Anxy, Hilma & Vassar

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  • I am a huge fan of the new magazine Anxy by Bobbie Johnson et al. which is a beautifully designed, thoughtful bi-annual magazine about our inner lives, our psychology and our behavior. Recent issues have centered on Boundaries, Workaholism and Anger. In the most recent issue, on the subject of Masculinity, I found some terrifying quotes from pre-teens, who, when asked the question, “What is Masculinity?” presented the most violent, aggressive and insensitive men as paragons of masculinity. Can we all watch The Mask You Live In again please? 
  • I’ve had many vicarious experiences, which are often better than original, immediate, actual, personal experiences. A wonderful example of this is in a short story–a very short story–by Lydia Davis, reproduced here in full:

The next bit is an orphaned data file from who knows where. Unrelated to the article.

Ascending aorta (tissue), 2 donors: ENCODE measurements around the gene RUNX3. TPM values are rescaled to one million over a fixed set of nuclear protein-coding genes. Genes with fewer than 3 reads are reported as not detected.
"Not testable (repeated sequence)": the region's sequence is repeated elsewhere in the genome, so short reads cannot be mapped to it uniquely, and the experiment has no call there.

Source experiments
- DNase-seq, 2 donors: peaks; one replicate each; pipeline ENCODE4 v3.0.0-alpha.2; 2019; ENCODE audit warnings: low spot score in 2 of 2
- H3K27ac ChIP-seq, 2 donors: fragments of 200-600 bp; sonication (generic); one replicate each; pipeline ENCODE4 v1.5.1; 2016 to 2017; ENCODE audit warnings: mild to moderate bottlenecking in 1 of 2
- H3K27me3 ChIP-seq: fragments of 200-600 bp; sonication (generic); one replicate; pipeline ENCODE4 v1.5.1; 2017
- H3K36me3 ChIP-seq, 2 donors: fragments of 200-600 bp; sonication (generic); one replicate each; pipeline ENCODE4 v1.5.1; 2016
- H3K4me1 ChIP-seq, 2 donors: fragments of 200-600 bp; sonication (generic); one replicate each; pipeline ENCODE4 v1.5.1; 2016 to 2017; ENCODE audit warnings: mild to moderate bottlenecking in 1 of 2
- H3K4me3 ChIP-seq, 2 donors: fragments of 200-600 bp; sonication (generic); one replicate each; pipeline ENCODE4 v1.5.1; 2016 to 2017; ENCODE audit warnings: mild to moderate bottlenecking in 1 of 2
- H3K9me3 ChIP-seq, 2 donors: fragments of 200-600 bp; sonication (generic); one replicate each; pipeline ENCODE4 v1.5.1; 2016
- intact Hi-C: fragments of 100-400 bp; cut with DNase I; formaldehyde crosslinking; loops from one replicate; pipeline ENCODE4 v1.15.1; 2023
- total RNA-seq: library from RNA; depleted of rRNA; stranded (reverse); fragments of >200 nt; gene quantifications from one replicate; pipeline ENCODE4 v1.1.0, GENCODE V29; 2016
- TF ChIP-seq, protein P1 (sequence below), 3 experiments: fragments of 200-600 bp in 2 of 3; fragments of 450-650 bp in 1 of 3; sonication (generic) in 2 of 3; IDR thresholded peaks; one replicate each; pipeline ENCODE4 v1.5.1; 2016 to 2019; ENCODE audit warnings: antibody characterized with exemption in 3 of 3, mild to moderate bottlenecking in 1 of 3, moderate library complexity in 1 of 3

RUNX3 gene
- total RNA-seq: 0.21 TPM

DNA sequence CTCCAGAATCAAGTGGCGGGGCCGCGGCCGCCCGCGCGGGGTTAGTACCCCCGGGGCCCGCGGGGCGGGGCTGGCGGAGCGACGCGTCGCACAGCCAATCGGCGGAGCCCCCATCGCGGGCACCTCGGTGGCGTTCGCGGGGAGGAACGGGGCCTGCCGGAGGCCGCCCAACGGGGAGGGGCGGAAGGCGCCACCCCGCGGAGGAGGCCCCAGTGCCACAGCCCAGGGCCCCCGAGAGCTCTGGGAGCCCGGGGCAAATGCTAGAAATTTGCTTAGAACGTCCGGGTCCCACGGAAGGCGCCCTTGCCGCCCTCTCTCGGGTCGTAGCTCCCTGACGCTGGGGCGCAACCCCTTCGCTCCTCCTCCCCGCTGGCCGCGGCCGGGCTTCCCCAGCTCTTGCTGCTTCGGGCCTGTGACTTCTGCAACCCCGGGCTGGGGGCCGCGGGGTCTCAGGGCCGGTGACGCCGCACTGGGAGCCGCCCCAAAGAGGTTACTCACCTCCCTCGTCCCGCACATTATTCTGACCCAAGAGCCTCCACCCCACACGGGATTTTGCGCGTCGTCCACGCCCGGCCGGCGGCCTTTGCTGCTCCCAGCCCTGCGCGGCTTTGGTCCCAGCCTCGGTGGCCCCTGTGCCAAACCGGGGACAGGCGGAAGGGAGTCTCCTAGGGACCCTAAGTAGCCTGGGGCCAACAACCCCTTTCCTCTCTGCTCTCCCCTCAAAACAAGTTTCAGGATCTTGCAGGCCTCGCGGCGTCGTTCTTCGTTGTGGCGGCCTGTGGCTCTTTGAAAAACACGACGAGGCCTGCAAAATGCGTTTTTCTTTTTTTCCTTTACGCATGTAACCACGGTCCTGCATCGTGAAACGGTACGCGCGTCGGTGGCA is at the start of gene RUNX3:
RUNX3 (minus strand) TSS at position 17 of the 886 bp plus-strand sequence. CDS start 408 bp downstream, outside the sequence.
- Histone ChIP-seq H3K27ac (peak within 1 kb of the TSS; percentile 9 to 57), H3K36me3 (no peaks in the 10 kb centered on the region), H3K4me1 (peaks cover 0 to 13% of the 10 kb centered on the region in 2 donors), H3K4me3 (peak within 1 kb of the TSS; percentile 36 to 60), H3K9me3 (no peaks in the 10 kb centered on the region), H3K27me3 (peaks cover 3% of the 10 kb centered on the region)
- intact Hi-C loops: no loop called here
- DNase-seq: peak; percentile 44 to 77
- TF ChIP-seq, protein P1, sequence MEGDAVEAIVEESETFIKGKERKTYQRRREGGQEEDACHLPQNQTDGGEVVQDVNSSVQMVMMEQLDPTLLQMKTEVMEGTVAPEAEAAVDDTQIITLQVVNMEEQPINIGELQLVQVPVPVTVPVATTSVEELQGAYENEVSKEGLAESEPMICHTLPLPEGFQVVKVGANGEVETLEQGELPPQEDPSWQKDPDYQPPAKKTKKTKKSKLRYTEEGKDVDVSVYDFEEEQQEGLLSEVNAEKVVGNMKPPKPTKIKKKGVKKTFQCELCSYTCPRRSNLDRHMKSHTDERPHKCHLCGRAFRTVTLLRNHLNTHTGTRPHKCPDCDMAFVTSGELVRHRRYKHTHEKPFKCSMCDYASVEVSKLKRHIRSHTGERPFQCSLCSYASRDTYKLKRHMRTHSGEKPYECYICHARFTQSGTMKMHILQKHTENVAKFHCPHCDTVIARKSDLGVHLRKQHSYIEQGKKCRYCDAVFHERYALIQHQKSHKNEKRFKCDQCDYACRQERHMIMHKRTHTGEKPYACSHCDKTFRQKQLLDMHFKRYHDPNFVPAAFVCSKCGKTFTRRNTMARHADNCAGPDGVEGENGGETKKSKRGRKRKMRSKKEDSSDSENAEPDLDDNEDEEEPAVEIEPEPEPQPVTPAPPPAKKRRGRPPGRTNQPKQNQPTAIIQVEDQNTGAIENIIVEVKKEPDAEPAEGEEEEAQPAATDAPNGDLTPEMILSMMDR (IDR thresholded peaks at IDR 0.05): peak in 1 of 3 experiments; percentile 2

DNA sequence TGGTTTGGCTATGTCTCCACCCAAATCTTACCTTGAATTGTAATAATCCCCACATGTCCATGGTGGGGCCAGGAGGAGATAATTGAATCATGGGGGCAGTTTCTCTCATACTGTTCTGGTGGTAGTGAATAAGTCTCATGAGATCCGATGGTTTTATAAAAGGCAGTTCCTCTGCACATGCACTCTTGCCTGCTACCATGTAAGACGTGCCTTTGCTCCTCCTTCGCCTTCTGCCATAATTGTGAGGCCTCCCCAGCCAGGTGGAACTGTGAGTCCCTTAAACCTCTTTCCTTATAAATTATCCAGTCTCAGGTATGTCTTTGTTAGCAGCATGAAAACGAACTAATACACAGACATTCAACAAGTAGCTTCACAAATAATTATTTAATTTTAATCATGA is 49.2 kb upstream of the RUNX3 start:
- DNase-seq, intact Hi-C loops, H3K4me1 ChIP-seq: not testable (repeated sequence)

Happiest Moment

If you ask her what is a favorite story she has written, she will hesitate for a long time and then sat it may be this story that she read in a book once: an English-language teacher in China asked his Chinese student to say what was the happiest moment in his life. The student hesitated for a long time. At last he smiled with embarrassment and said that his wife had once gone to Beijing and eaten duck there, and she often told him about it, and he would have to say the happiest moment of his life was her trip, and the eating of the duck. 

I recently had the experience of attending the Hilma af Klint exhibit at the Guggenheim vicariously, since all my friends have gone, and raved about it. Who says these things can’t be among your happiest moments?  I also feel as if I have seen Saturday Night Live through other people, never having seen it myself, as well as having read Thinking Fast and Slow and Sapiens by osmosis, surrounded, as I have been, with people who have in fact read it themselves. We can live through other people, much of the time, and experiencing the joy of other people as if it were your own is one way of guaranteeing your own happiness.